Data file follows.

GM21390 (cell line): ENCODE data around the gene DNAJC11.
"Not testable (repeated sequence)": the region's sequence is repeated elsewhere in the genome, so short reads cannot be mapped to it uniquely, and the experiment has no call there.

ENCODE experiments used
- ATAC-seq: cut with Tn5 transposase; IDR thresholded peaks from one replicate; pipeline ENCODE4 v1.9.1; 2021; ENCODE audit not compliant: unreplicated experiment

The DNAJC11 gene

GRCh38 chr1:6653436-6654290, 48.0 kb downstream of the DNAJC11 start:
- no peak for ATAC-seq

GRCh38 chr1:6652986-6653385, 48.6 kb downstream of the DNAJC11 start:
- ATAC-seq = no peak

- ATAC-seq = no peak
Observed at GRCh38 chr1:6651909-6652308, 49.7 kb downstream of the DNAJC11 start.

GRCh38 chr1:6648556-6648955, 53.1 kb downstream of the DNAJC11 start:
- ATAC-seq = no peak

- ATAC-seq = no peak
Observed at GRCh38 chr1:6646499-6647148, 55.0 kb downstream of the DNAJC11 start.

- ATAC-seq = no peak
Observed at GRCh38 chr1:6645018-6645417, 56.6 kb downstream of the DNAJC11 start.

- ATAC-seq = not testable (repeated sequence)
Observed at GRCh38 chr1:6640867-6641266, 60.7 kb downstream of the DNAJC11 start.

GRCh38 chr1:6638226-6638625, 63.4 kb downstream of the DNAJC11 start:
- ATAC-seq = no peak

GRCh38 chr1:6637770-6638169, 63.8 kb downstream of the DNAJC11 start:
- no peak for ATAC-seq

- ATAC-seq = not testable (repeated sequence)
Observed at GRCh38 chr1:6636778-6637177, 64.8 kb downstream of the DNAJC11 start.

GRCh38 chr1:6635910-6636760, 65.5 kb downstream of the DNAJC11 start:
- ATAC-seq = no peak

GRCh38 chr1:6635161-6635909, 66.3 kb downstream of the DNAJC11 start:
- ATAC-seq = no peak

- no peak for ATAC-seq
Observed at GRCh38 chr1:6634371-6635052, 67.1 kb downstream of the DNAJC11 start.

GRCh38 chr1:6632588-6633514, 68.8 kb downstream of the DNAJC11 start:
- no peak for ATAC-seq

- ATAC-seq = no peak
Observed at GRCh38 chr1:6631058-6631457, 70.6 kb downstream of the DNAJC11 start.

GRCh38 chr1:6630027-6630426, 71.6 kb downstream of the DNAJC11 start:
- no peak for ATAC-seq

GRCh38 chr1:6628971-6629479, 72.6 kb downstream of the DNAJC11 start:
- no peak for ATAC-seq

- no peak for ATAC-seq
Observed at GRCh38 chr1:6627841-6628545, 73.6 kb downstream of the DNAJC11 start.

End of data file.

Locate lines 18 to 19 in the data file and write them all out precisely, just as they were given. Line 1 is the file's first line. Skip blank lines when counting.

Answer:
- ATAC-seq = not testable (repeated sequence)
Observed at GRCh38 chr1:6640867-6641266, 60.7 kb downstream of the DNAJC11 start.